Polarisation and Transparency: The 2022 ESG Wrap-up
The past year was a turbulent one for investors, especially for those of us focusing on ESG risks and themes.
A change in global economic conditions and the subsequent high inflation initiated by the Russian invasion of Ukraine, prompted a sell-off in sectors with high ESG scores like technology and healthcare, while energy and commodities, which are notable exclusions, rallied. This can be seen in the graph below showing the energy and commodity heavy UK index against the All World ESG index.
Figure 1: UK Large Cap Equities vs ESG Global Equities performance in 2022
Safe and defensive assets such as green bonds also capitulated in 2022, in one of the worst bear markets the asset class had ever experienced, adding to the pain of multi-assets investors. Putting all this together we can make sense of ESG performance in 2022, which has been below what we hoped but in line with unconstrained investments.
2022 will be remembered as a year of controversy and polarisation, the rise of “anti-woke” movements and lobbying against sustainable themes, especially in the US, has threatened progress made by governments, NGOs and big institutional investors in ESG matters. Additionally, Florida pulled $2bn in assets from Blackrock Asset Management, to protest its support for sustainable investing, and Texas banned state contracts from going to financial institutions that “discriminate” against gun manufacturers and fossil fuel companies.
On the other hand, we witnessed important climate wins, with the election of Lula da Silva as the new president of Brazil, who has committed to protect the Amazon in a clear change of direction to his predecessor Jair Bolsonaro.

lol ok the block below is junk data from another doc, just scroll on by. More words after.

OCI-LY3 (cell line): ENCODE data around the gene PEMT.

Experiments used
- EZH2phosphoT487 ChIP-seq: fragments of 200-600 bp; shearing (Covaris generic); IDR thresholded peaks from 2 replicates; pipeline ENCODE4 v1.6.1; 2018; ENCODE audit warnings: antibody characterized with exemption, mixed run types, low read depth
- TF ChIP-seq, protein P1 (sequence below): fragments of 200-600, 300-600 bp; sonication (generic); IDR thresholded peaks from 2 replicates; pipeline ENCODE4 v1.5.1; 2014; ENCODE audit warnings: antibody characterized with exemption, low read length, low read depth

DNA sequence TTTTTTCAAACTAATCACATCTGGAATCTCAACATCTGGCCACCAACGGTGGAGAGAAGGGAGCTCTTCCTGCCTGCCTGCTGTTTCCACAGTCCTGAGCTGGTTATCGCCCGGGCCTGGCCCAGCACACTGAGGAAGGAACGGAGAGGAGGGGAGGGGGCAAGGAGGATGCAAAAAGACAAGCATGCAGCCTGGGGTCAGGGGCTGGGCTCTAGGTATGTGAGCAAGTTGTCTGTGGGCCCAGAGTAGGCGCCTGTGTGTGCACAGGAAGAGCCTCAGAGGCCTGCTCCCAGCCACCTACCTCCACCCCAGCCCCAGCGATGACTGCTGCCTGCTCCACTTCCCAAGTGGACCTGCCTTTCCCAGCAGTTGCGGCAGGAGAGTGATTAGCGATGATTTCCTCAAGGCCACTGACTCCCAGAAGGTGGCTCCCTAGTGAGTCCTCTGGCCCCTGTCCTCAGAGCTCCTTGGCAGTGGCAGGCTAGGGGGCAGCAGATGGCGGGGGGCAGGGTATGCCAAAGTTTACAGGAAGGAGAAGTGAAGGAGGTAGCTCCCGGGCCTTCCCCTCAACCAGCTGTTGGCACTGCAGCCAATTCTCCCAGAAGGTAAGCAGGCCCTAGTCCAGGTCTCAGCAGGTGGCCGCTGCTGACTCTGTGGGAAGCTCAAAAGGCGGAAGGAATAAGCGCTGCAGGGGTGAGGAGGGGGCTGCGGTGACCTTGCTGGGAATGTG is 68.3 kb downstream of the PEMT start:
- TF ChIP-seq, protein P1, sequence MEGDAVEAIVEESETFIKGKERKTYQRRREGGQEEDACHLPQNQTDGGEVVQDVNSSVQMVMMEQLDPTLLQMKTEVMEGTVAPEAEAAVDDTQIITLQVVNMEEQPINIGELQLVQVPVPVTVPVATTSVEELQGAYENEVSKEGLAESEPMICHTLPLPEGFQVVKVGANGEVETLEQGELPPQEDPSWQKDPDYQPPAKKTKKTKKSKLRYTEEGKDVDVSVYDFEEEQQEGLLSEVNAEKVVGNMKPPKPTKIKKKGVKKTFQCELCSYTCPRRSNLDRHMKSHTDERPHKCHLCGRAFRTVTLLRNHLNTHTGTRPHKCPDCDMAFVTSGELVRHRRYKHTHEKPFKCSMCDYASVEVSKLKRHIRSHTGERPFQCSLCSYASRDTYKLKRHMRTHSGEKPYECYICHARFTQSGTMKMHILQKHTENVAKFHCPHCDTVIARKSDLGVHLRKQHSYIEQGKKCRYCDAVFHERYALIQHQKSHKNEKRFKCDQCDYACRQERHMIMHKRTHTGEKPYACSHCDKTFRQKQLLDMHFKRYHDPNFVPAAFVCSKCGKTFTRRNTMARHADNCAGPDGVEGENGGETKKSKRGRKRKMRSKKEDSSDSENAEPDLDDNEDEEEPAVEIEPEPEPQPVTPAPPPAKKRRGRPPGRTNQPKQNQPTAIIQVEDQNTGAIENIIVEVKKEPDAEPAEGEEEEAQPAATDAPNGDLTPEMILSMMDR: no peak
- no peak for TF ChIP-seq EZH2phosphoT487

In the US, the approval of the Inflation Reduction Act, clears the way for hundreds of billions of spending on climate projects putting the US on a trajectory to significantly cut emissions by 20301.
While little progress was made by governments at COP27, supranational institutions and investors increased their ESG efforts throughout the year. The Norwegian sovereign fund committed to vote against companies lacking a net zero strategy and AXA reviewing their shareholders voting policy to promote diversity and representation on investee’s boards.
This dichotomy will likely persist over the coming years as ESG becomes more and more prominent in the policies of investors and governments alike. To some extent, resistance to change is key to every revolution, and although we expect a short-lived slowdown, we think it’s unlikely that this will translate into a major setback given the breadth and depth the trend has reached.
Transparency has been another key theme of the year, with initiatives coming from organizations but also from the public. Almost every developed market government has increased efforts to develop a consistent ESG nomenclature to facilitate investment flows, and an increasing number of websites are now disclosing information on climate and ethical conduct of business. Thanks to the effort of non-profit organisations, it is very easy to know where the most polluting companies operate, using satellite data and AI2 to track output, or even making sure businesses have actually cut ties with Russia following the invasion of Ukraine, courtesy of the Yale School of Management3.
In terms of the outlook for 2023, economists’ central case sees a slowdown in the pace of rate hikes from central banks, which could cause a mild reversion of what we have seen last year. If this happens we would expect stocks with longer duration such as utilities and technology benefitting from this trend, raising the expected return for sustainability-themed investments.
A decline in inflation in 2023 and a more resilient than expected global growth would also mean a rally in cyclicals such as semiconductors and industrials. As always, risks remain and, in this context, could materialise if energy continues to outperform as a sector, given the inevitable exclusion from sustainability-themed funds.
Head of Research
1 The reduction is projected to be 40% by 2030 compared to 2005 levels
2 Available at www.climatetrace.org
3Available at https://som.yale.edu/story/2022/over-1000-companies-have-curtailed-operations-russia-some-remain